Making an office, i.e. making an atmosphere has it’s various nuances and approaches. Some schools of thought will want to have an emphasis on communication, and some will want to have focused independent work the main idea. Midas has outlined its specific office philosophies, and many can be read about here in this blog, but one additional micro-step that we have to take, and is also directly connected to the macro-philosophies, is the furniture, and the physical interactive objects of the office.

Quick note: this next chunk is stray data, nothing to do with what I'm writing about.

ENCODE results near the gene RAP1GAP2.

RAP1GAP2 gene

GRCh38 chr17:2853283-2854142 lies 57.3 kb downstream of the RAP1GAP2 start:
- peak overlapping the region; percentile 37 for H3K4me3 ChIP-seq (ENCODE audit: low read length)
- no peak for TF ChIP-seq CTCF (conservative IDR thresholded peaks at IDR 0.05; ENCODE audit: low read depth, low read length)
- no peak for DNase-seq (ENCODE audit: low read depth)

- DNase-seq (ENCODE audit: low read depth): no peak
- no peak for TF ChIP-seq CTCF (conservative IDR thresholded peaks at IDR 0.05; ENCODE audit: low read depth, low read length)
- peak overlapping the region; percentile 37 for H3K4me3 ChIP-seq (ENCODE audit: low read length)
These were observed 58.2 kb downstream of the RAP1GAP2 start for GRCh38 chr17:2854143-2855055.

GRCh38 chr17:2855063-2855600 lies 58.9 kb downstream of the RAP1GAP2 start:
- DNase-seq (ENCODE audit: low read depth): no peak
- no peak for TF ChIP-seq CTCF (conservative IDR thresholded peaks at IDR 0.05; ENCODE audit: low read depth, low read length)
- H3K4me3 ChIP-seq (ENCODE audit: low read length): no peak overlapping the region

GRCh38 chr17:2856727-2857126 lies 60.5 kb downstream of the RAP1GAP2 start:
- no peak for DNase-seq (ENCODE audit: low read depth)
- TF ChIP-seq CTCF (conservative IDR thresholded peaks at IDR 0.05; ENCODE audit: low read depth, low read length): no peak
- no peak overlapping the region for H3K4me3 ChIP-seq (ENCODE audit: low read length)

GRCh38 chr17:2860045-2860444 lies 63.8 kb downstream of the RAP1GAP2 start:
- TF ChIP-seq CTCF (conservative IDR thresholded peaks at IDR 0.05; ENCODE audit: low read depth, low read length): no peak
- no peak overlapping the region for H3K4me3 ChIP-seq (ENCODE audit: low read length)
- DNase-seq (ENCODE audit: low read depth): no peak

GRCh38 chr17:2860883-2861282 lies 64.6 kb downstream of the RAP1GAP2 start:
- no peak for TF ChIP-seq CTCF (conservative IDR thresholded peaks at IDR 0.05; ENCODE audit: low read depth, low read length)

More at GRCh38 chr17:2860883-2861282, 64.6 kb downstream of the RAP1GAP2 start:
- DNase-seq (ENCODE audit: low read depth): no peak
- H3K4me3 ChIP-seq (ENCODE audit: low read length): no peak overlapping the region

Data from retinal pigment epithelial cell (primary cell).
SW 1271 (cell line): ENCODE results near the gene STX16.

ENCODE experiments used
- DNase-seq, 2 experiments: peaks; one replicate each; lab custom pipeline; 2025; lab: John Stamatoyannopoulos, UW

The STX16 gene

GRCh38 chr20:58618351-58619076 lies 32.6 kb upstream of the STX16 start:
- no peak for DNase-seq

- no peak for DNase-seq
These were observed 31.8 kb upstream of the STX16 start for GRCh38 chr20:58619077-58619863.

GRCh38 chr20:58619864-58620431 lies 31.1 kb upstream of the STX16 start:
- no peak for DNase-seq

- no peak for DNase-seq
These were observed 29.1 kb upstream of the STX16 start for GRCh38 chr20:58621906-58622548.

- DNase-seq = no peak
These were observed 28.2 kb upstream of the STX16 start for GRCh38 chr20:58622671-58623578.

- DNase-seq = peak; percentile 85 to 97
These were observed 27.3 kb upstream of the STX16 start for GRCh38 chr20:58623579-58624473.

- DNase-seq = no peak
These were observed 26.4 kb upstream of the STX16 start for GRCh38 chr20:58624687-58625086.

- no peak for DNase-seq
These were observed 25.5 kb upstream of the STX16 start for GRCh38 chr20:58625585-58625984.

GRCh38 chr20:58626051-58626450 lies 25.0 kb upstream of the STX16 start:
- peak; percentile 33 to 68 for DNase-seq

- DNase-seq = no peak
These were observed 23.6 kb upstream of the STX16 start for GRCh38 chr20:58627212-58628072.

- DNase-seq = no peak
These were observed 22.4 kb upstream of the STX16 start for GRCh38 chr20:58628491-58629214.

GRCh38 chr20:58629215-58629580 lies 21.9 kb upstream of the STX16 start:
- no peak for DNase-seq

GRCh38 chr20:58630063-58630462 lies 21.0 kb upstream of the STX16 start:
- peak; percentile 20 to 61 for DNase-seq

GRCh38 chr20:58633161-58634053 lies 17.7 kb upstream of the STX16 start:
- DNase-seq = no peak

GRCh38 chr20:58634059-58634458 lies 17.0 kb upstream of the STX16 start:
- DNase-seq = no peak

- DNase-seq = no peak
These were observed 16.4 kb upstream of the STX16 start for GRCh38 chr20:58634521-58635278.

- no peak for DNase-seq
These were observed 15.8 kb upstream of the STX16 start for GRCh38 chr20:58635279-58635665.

Is a chair just a chair, or can a chair be a vehicle to swing you across the hall to a co-workers’s desk? Is a desk simply a desk, or can it be connected to the internet and cable to be a fully operational media hub? The furniture is the organ system of the office, and putting thought into the purpose of each piece will bring about the fundamental ideas you have in mind for your office’s function.
A good example here at Midas:
Midas aims to foster communication between employees, and facilitate a range of “workstyles” to make employees feel less “at work”, and in a freer and more open, relaxed environment.
Is a bookshelf just a bookshelf? Or can you strategically place it to allow certain amounts of sunlight in? Being able to adjust the amount of natural light at any time of the day is a pretty neat feature, and will make employees feel a bit less constricted.